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Wyden/Udall: If Intelligence Community Is Dumb Rather than Malicious, Why Should We Trust Them?

Ron Wyden and Mark Udall just released a second statement on last week’s Section 215 dragnet document dump, taking the intelligence community’s excuse — that no one really knew what these programs were doing — at face value.

If the IC is dumb rather than malicious, they ask, why should we take their word on the value of the programs?

The intelligence community’s defense was that these violations were occurring because no one had a full grasp of how the bulk collection program actually worked.

If the assertion that ineptitude and not malice was the cause of these ongoing violations is taken at face value, it is perfectly reasonable for Congress and the American people to question whether a program that no one fully understood was an effective defense of American security at all. The fact that this program was allowed to operate this way raises serious concerns about the potential for blind spots in the NSA’s surveillance programs. It also supports our position that bulk collection ought to be ended.

The government’s misrepresentations inevitably led to the Foreign Intelligence Surveillance Court being consistently misinformed as it made binding rulings on the meaning of U.S. surveillance law. This underscores our concern that intelligence agencies’ assessments and descriptions about particular collection programs — even significant ones — are not always accurate. It is up to Congress, the courts and the public to ask the tough questions and require intelligence officials to back their assertions up with actual evidence. It is not enough to simply defer to these officials’ conclusions without challenging them. [my emphasis]

Though I get the feeling that Wyden and Udall aren’t buying this “dumb not malicious” line.

An Illegal Program Sanctioned with a Rubber Stamp Is Still That Same Illegal Program

Consider this anecdote from Barton Gellman’s story on the many violations of the NSA’s spying programs.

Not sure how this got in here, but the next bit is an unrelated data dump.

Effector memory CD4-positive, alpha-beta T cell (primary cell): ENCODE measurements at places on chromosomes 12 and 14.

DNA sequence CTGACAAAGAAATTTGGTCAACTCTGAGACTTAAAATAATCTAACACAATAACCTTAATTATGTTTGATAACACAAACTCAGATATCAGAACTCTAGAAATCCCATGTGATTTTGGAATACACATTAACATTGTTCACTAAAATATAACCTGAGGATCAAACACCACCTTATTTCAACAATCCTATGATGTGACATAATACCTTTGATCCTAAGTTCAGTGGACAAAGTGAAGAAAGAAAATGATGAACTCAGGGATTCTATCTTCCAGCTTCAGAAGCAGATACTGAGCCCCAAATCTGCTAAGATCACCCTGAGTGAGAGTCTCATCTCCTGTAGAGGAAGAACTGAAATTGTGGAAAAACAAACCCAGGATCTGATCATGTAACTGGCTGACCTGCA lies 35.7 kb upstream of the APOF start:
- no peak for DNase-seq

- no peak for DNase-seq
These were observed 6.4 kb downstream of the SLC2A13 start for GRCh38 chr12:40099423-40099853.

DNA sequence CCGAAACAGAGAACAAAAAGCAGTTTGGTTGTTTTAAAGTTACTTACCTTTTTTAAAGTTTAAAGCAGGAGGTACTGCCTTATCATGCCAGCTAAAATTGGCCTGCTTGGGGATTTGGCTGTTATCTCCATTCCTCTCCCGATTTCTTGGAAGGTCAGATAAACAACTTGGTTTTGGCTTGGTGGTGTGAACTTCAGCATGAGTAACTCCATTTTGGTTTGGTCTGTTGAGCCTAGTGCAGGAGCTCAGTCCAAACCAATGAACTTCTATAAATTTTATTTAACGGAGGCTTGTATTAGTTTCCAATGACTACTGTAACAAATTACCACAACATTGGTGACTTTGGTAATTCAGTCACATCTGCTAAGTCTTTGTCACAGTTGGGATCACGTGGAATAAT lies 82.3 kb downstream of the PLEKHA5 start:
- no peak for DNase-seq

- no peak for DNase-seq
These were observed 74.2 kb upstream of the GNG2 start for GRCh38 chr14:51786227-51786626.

In one instance, the NSA decided that it need not report the unintended surveillance of Americans. A notable example in 2008 was the interception of a “large number” of calls placed from Washington when a programming error confused the U.S. area code 202 for 20, the international dialing code for Egypt, according to a “quality assurance” review that was not distributed to the NSA’s oversight staff.

[snip]

In the case of the collection effort that confused calls placed from Washington with those placed from Egypt, it is unclear what the NSA meant by a “large number” of intercepted calls. A spokesman declined to discuss the matter.

The NSA has different reporting requirements for each branch of government and each of its legal authorities. The “202” collection was deemed irrelevant to any of them. “The issue pertained to Metadata ONLY so there were no defects to report,” according to the author of the secret memo from March 2013.

Viewed against the background of the documents on the 2009 Section 215 dragnet problems, the anecdote tells us several things:

  • The phone metadata for Egypt and for DC were both accessible from the same user interface until at least 2008
  • US phone metadata was accessible by area code, not just by single phone identifier
  • Because it internally reported this incident, NSA was well aware of that fact
  • Among all the violations reported to Reggie Walton in 2009 (see my rough summary), it did not include this one (indeed, it appears NSA has never reported it to FISC, which may be why in response to this story Walton went on the record to complain that the FISA Court relies on the NSA’s self-disclosure)

That is, this violation undermines many of the stories the NSA told Walton during the 10 month period when they were purportedly coming clean on major problems with the dragnet, starting with the claim that these problems were a surprise not identified until after he wrote the first substantive opinion — 31 months after FISC first gave it sanction — authorizing the program. (I consider the 2006 opinion authorizing the dragnet a shockingly thin document, and Walton seems to have felt the need to lay out a more substantive case for the legality of it in 2008.)

But something else undermined that story: the pretense that the entire program arose from virgin birth in 2006.

Indeed, we know (though the government hasn’t actually admitted it, even though Ron Wyden has asked them to) that the Section 215 dragnet is actually just a part of the Dick Cheney’s illegal surveillance program placed under court sanction. Here’s how the NSA’s own draft IG Report (which was completed right smack dab in the middle of the discussions between Walton and the NSA about these violations) describes some aspects of the program, including the alert program that was part of the initial “discovery” of the violations.